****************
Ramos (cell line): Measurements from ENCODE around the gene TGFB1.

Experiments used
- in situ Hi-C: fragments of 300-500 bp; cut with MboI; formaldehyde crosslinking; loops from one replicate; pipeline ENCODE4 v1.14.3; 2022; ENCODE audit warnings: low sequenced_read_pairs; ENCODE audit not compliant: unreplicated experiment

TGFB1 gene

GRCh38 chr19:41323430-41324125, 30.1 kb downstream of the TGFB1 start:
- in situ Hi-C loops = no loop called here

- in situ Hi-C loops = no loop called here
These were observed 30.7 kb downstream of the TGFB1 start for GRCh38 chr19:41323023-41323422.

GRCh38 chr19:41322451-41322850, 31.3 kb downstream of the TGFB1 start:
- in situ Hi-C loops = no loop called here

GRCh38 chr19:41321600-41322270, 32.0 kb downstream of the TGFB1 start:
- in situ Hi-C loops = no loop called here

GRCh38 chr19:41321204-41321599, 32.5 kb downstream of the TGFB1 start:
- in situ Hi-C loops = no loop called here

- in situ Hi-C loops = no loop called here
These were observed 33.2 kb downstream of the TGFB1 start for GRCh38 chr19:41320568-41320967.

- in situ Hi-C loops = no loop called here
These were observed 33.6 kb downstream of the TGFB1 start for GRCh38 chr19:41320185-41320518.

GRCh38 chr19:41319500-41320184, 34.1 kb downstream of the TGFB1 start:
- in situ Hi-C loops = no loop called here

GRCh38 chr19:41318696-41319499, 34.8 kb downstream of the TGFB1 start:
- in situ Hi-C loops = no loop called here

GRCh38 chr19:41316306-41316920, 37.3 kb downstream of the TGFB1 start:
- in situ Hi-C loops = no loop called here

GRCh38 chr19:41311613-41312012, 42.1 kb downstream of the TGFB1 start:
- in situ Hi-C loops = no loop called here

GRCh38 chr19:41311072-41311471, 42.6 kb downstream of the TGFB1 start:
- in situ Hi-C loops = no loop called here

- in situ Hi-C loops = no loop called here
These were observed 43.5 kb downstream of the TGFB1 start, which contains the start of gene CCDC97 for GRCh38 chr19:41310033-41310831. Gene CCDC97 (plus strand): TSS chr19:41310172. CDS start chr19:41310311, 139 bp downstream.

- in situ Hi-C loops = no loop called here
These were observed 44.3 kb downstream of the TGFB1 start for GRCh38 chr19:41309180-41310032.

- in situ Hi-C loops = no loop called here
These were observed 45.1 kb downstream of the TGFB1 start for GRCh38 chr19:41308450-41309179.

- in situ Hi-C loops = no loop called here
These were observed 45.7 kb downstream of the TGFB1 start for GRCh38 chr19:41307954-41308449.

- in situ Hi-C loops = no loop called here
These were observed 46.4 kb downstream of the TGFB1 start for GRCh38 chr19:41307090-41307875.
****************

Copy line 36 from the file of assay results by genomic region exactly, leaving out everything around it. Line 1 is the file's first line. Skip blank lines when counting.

These were observed 45.7 kb downstream of the TGFB1 start for GRCh38 chr19:41307954-41308449.